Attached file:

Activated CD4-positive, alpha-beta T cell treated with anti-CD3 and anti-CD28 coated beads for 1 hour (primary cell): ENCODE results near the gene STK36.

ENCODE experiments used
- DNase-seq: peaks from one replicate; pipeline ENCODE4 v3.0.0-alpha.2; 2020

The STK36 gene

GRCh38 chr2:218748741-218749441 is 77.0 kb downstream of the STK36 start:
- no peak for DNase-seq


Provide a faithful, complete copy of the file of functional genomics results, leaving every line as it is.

Activated CD4-positive, alpha-beta T cell treated with anti-CD3 and anti-CD28 coated beads for 1 hour (primary cell): ENCODE results near the gene STK36.

ENCODE experiments used
- DNase-seq: peaks from one replicate; pipeline ENCODE4 v3.0.0-alpha.2; 2020

The STK36 gene

GRCh38 chr2:218748741-218749441 is 77.0 kb downstream of the STK36 start:
- no peak for DNase-seq